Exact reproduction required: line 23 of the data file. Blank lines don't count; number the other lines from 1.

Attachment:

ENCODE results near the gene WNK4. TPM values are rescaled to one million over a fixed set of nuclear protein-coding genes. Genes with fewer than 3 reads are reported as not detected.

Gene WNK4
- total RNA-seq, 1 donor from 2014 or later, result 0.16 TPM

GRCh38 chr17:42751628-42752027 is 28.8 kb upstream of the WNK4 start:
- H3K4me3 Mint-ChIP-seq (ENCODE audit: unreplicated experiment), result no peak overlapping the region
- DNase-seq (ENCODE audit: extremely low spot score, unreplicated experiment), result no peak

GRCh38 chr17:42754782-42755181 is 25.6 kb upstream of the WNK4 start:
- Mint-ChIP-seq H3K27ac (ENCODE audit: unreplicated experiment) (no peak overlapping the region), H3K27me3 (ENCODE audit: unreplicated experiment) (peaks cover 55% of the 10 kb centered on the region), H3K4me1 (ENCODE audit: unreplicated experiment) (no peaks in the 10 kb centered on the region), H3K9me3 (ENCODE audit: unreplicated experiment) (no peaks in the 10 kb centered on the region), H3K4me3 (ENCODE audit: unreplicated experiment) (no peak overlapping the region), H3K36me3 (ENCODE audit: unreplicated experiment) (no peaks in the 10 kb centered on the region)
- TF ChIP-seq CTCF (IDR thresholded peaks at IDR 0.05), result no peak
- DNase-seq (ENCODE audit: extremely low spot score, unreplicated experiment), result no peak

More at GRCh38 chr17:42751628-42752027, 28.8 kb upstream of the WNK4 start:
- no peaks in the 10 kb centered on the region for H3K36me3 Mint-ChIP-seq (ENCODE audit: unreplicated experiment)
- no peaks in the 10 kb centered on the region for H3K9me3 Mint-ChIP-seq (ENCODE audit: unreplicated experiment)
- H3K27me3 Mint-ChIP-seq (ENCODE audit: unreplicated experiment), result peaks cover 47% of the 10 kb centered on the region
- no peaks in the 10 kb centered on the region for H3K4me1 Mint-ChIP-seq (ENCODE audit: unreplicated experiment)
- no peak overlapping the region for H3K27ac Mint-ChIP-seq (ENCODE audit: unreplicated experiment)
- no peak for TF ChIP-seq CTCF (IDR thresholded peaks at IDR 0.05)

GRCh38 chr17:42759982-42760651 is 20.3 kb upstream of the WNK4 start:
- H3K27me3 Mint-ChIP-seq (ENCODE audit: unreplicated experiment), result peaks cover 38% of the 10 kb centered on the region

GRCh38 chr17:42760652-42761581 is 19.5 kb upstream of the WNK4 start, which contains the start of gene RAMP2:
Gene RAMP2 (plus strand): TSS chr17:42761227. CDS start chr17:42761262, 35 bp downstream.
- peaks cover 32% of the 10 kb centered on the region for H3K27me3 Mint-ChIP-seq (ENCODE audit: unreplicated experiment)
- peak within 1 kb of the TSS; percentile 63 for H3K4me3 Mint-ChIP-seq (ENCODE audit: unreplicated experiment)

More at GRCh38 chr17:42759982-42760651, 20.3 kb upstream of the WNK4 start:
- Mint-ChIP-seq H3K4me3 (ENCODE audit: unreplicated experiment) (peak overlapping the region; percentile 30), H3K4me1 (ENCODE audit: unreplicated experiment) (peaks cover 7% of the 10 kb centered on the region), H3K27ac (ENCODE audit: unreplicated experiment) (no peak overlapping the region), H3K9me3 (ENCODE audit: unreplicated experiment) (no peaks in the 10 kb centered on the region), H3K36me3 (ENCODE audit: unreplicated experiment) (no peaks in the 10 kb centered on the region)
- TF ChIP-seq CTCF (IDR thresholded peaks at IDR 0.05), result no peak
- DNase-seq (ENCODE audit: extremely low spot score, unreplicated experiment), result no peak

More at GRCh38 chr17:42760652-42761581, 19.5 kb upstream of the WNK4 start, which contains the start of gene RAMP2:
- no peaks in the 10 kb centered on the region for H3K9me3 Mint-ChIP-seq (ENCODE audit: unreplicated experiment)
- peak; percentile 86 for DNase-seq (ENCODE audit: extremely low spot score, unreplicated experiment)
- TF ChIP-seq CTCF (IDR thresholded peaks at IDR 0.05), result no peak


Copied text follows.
- peak within 1 kb of the TSS; percentile 63 for H3K4me3 Mint-ChIP-seq (ENCODE audit: unreplicated experiment)